Ah, yes, Summer Reading statistics. The numbers we all love to hate that are necessary for funding and other support for many of us. I’m just glad this question is about completion rate, rather than sign up (insert personal rant about those stats here). Do you have any more ideas for our asker? Please share!!
I have been asked to increase our SRP completion rate from 35% to 60% (and somehow sign up 50% of the population, but that’s a whole nother problem). Do you have any suggestions on how to motivate people to finish SRP? We aren’t allowed to do a party/activity where only finishers are invited b/c admin policy.
Since I don’t have details about how you currently run your SRP, nor do I know the circumstances that have led to these requests, I can only give general type suggestions from my own experience, but here goes:
Basically, you can make your prizes better, make finishing easier, and/or get a lot more buy-in from the adults who look after the kids in the summer.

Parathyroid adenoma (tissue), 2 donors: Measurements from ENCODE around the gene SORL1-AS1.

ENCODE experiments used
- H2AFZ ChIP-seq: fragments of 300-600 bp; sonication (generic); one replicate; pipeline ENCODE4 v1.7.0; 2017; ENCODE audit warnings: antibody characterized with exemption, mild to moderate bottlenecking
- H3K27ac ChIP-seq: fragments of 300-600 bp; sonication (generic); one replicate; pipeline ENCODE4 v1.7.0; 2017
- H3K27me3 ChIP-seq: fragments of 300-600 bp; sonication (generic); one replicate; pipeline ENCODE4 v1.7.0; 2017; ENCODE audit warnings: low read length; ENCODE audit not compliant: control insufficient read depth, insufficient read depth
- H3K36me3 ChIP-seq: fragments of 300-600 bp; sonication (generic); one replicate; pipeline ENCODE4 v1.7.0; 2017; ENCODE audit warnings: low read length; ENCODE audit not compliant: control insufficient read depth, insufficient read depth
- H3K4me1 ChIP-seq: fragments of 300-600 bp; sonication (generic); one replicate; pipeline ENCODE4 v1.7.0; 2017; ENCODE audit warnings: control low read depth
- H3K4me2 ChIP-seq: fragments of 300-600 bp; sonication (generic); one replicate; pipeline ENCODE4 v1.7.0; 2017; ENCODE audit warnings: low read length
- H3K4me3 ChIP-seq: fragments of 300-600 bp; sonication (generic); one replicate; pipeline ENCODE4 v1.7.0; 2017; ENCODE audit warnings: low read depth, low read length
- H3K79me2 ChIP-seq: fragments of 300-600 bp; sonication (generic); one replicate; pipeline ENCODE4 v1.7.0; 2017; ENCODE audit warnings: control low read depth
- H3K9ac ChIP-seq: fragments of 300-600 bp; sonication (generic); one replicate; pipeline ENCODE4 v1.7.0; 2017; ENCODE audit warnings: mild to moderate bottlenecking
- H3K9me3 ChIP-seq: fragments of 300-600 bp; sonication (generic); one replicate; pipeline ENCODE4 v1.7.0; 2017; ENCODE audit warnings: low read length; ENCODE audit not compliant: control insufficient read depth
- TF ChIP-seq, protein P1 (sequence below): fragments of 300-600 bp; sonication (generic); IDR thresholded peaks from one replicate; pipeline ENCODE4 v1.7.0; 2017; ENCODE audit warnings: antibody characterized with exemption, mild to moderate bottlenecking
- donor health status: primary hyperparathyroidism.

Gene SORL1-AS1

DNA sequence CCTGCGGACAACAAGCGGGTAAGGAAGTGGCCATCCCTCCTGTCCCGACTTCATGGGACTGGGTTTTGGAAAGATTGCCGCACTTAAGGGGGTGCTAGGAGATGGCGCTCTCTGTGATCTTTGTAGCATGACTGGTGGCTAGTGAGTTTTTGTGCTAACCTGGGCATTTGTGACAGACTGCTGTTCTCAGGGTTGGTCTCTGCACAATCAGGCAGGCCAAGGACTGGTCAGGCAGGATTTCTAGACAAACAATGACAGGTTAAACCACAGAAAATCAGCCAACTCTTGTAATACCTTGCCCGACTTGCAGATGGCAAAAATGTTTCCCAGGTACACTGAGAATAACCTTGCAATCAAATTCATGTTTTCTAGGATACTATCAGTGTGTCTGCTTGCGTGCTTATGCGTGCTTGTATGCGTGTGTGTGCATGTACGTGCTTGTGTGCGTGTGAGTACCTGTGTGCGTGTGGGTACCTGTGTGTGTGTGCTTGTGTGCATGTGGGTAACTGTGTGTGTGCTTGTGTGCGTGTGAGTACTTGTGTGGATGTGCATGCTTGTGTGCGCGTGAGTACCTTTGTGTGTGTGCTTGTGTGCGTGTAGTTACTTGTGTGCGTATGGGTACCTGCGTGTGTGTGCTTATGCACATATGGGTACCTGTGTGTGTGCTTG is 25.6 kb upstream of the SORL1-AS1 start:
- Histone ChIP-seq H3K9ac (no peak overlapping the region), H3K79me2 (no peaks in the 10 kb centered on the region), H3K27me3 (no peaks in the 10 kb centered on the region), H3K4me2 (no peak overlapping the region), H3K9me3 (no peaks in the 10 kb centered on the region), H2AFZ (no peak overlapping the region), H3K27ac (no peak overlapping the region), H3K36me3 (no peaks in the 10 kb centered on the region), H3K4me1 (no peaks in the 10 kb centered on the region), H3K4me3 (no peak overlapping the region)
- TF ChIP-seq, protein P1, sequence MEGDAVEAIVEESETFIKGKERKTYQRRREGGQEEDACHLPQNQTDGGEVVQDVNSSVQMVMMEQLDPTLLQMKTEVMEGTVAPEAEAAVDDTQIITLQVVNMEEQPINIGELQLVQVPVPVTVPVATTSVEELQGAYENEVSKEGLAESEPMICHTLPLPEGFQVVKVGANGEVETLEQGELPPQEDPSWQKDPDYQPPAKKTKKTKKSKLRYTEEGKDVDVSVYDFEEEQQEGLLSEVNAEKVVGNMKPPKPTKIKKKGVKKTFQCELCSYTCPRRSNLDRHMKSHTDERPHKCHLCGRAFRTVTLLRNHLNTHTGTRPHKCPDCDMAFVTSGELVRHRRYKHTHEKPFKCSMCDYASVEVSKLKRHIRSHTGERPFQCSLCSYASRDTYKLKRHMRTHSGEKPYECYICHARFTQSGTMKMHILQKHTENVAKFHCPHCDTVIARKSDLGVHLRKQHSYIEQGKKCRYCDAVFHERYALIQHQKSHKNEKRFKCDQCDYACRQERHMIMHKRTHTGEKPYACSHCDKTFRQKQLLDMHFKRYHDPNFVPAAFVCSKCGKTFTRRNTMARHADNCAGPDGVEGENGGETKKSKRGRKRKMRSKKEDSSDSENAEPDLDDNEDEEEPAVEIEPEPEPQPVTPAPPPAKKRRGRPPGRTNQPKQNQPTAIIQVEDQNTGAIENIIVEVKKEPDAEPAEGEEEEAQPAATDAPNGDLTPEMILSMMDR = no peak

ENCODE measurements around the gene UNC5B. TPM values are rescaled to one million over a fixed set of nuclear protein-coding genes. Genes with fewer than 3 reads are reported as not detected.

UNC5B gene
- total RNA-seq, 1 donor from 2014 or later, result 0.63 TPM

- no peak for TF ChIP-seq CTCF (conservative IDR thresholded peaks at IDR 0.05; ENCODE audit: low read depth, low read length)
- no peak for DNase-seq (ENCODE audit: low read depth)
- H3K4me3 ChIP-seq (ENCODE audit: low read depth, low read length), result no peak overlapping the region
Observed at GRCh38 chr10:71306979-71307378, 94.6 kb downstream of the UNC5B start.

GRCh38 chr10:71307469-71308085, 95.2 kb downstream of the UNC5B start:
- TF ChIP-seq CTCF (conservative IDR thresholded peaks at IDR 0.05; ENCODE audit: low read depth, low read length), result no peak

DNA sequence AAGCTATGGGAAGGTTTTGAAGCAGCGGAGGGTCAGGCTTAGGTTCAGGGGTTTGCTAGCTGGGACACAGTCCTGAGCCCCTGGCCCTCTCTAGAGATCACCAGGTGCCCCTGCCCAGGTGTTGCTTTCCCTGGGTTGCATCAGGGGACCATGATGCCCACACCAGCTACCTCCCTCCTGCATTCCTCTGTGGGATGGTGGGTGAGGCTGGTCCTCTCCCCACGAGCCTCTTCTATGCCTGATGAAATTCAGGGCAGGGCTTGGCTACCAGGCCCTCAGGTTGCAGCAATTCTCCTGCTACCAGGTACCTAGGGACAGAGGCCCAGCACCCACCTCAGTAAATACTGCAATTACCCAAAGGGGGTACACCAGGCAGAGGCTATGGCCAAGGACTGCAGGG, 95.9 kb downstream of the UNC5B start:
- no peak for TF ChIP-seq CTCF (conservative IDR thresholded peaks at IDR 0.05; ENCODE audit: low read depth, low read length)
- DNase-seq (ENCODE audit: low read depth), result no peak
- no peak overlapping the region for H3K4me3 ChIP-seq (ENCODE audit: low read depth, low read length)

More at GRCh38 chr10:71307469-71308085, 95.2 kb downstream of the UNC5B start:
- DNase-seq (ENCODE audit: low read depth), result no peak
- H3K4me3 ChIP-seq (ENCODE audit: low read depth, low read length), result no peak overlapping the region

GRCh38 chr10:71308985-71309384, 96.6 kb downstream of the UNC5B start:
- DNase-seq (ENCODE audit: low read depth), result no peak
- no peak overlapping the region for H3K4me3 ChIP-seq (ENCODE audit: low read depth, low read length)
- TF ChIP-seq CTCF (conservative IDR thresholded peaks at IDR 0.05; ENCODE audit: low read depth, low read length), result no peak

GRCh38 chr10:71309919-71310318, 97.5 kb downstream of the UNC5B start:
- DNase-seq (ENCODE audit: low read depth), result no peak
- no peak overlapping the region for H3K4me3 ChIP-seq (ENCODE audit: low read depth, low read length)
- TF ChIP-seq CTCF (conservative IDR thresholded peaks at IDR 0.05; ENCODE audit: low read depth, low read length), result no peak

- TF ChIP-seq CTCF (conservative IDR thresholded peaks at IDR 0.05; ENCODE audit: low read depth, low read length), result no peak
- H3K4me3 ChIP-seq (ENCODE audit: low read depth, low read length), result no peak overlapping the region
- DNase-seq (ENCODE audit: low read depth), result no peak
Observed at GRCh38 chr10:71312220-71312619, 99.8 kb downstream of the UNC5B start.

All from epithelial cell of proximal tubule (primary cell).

If you have lots of money (which is unlikely) or really good business community partnerships, making the prizes better is probably the most straightforward thing to do. Depending on the general economic state of your municipality, something like entry in a draw for a piece of technology (ipad or whatever) for kids who finish the program could be a huge incentive. Or something like a new bike. Another thing you can do is involve schools, and try and make it a competition between schools; I know several libraries where that has worked well, especially if the winning school gets a decent prize (will your admin policy allow you to give a finishing party to/in a school? Or you can give something concrete to the school as a whole, like a donation of books for their library, a nice picture for their walls or a tree for their yard—you’ll know best what will work with your schools). I know a lot of libraries find that having some visual, in-library way of tracking reading helps too—have them add a sticker to a paper-covered wall in the library when they finish, or something along those lines, add a piece to a crazy monster or something like that, so the monster gets crazier for every kid that finishes; I know I saw tons of great ideas for that kind of thing last summer on various blogs.